Our own metro area has been the center of nation media attention, as national protests rock Portland’s streets every night. But the destruction that I would like to focus on this morning is the is the nationwide destruction of personal safety and human rights.  It does not matter who you voted for.  The violence that we’ve seen this week threatens our most sacred and beloved institutions – religious freedom, welcome of immigrants, safety for all.

These are some of the stories I have heard his week.
A Muslim girl’s hijab was ripped off by a group chanting the name of our president elect.
A Mexican child was told, “you’ll have to leave the country now.”
A Black woman was pushed into the street while walking, called a despicable epithet and told to stay off the sidewalk
A college student who was groped by a fellow student who crowed, “we can do this now whenever we want.”
There was n unprecedented spike in calls at a suicide hotline for trans persons
In a group in downtown Portland, a Jewish man tells us his sister began preparations to emigrate to Spain (“where our family has not lived since 1493”) because “if my grandfather hadn’t gotten out of Germany none of us would have been born.”
A clergy person who had gone to standing rock told me “I had hope for the environment, now I don't have any.”
I received a frantic phone call on Thursday from an out lesbian whose LGBT support group in rural Oregon was broken up by armed militia.

Jesus, in his sometimes uncomforting comforting way tells us how to respond to times like this.  These days are an opportunity, he says, to testify.  To speak boldly.  The tell the truth of what we believe about a God whose preference is for the poor, the marginalized, the outcast, the oppressed, the violated.  To remind others by word and by deed that God’s love and embrace is much bigger than our buildings or institutions. God’s love spills out into the streets and our homes and the world – a lesson this community of faith – post fire, post building -  is in a unique position to understand and communicate.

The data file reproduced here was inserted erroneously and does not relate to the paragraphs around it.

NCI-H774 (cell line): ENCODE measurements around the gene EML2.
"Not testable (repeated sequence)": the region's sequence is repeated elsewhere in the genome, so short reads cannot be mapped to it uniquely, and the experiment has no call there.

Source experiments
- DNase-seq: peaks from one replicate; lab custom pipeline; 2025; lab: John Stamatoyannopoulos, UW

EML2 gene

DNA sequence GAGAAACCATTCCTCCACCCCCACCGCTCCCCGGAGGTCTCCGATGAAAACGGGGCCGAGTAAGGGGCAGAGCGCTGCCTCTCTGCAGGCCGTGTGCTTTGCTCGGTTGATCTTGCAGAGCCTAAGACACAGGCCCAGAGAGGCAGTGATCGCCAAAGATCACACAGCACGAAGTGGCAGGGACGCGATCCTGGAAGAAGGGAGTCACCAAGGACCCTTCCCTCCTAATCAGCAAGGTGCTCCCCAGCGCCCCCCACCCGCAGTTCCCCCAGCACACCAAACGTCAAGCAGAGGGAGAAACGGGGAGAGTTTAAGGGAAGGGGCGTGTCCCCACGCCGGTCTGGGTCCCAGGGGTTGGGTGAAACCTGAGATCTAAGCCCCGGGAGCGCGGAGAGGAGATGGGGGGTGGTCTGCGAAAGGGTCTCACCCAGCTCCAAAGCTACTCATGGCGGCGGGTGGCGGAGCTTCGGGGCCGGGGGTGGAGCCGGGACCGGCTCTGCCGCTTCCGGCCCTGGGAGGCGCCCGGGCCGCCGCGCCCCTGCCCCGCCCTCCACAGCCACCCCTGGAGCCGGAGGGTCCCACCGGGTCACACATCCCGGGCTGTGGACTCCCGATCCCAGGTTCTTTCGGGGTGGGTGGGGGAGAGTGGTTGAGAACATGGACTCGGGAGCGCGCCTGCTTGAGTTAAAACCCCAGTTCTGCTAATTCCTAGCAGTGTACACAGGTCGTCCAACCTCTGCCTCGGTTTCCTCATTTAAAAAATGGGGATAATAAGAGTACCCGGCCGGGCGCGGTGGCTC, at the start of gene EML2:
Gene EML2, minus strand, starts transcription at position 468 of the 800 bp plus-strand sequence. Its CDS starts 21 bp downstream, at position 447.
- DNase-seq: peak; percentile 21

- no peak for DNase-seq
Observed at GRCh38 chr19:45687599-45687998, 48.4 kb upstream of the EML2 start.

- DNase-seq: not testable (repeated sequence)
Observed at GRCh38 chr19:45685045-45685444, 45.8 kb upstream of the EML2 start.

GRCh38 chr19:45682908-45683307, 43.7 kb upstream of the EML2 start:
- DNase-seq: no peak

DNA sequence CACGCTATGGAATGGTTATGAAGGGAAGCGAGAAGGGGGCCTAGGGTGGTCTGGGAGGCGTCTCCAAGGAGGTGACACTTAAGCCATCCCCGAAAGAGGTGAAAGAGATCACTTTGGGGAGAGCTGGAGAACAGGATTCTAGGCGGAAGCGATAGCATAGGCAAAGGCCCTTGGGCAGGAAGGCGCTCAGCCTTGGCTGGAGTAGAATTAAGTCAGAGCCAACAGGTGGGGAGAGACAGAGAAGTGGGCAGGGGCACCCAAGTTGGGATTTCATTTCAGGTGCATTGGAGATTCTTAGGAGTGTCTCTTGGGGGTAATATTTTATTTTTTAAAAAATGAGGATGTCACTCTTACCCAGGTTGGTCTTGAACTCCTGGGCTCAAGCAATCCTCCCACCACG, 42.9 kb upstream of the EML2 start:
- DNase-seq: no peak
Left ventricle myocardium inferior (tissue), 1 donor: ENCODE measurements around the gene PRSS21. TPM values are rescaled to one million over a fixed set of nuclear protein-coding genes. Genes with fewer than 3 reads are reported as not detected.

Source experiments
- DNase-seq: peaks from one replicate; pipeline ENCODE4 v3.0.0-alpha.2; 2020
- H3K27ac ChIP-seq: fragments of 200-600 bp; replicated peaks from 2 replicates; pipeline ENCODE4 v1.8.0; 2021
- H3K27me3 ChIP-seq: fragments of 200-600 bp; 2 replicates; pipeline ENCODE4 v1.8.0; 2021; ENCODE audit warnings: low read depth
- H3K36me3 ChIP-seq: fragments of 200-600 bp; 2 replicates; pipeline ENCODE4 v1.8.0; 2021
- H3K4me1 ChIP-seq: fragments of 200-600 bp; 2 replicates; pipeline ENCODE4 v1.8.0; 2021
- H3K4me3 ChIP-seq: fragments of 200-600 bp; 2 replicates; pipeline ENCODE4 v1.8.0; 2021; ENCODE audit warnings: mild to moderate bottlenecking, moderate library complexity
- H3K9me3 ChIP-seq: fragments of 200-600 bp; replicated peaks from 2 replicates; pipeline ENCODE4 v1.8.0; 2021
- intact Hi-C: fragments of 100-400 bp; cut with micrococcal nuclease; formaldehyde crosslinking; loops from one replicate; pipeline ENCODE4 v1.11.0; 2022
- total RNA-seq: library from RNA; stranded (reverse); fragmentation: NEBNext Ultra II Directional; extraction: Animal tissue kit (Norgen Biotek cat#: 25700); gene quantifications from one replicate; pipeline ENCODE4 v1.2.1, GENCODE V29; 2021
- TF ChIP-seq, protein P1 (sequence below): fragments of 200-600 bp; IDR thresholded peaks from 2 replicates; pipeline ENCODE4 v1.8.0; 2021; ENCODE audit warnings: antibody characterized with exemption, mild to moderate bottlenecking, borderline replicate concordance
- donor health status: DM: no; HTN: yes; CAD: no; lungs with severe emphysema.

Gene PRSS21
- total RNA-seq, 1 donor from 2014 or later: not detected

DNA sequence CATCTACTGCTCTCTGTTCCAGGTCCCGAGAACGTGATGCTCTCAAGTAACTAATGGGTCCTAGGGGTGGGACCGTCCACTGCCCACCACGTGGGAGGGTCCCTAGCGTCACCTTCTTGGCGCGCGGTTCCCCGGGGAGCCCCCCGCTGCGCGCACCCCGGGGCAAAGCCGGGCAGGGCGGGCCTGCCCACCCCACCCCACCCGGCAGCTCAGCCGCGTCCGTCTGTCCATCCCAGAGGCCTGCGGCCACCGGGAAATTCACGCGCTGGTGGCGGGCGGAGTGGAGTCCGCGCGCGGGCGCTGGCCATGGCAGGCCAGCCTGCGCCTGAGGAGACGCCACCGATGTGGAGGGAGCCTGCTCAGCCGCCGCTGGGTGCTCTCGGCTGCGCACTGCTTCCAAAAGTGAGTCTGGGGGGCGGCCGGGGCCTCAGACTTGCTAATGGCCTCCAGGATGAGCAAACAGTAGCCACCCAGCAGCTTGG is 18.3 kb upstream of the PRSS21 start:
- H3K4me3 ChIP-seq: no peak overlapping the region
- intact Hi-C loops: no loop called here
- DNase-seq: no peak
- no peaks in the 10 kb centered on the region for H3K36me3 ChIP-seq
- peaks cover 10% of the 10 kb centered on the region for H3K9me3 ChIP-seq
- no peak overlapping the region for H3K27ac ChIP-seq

Is it really just embarrassment that is stopping us from speaking? Is it just embarrassment that stops us from proclaiming, “I stand with you because my faith tells me that I must”  and “I love you because God loves you”  and “I take risks because I follow Jesus, and he took risks”

Sandy Messick, the DOC area minister in this region wrote this week: Before I claimed a political party affiliation, God claimed me. Before we were Republicans or Democrats, we were and are beloved children of God; more specifically we are followers of Christ. As such, we are called to be Christ’s witness in the world, Christ’s hands and hearts and voice. That has not changed…We are called to stand with those who are afraid and uncertain about what the future may hold and stand against language and actions that injure and divide. We are called to love one another as Christ has loved us.” (http://www.disciplesnw.org/newsletter/rev-sandy-messick-word-region)